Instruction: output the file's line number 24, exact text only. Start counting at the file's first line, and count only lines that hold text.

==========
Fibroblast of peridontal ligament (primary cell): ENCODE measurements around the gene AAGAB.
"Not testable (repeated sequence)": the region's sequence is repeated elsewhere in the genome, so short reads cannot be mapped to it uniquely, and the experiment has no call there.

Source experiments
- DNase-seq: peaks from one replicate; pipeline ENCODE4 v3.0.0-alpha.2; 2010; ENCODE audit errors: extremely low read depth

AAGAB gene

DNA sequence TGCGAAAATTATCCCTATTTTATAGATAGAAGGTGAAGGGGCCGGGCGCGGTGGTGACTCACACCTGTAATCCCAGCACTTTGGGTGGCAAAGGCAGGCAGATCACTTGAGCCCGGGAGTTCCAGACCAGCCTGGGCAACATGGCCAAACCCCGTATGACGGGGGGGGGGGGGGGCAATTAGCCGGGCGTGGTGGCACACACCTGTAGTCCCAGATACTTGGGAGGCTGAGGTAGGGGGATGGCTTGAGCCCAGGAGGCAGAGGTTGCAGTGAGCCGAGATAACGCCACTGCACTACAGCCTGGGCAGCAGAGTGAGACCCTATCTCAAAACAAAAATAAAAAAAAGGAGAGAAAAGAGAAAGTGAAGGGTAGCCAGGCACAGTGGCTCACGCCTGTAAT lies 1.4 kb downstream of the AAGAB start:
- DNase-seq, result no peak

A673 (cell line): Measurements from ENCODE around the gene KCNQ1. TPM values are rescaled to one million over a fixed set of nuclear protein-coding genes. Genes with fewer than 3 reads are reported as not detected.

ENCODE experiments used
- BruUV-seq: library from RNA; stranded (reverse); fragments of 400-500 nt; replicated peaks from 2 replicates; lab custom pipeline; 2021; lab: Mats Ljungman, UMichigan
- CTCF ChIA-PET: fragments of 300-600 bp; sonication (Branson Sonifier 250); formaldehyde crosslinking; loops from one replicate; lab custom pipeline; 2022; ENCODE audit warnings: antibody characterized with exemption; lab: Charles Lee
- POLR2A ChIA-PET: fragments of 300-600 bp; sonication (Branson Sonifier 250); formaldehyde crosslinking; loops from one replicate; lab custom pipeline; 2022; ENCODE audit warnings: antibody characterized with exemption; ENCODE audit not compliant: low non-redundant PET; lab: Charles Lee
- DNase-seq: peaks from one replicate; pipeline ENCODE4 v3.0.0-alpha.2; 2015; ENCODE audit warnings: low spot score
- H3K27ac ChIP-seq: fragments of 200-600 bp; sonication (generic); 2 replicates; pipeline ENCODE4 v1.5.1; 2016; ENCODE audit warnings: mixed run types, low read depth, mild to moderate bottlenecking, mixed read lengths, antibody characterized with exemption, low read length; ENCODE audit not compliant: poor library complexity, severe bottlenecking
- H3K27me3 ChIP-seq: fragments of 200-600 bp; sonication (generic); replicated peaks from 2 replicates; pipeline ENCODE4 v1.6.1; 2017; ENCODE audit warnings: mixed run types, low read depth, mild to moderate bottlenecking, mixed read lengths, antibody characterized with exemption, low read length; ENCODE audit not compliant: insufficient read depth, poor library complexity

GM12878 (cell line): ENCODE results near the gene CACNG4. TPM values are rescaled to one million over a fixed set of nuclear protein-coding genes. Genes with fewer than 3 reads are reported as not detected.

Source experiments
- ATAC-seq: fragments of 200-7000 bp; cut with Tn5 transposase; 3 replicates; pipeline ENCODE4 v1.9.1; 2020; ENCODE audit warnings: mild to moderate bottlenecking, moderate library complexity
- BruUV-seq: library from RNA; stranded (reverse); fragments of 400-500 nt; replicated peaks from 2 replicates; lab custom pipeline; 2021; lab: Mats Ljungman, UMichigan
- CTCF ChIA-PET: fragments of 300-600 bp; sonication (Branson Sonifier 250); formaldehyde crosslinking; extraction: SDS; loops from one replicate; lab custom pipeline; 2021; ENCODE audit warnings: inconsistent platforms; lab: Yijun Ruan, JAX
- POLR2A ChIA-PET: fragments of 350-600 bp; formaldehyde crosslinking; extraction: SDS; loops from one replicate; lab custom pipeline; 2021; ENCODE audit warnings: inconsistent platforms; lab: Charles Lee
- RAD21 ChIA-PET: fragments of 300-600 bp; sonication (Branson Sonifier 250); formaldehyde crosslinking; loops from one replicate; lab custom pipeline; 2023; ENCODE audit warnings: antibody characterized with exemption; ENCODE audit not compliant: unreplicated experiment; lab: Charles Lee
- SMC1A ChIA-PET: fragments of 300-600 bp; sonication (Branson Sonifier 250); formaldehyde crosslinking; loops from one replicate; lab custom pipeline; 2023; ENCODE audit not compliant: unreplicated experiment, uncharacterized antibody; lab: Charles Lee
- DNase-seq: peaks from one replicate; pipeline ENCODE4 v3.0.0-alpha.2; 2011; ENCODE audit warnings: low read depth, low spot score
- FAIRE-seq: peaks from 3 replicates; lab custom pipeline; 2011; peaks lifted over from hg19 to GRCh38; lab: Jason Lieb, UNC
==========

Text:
- DNase-seq: peaks from one replicate; pipeline ENCODE4 v3.0.0-alpha.2; 2011; ENCODE audit warnings: low read depth, low spot score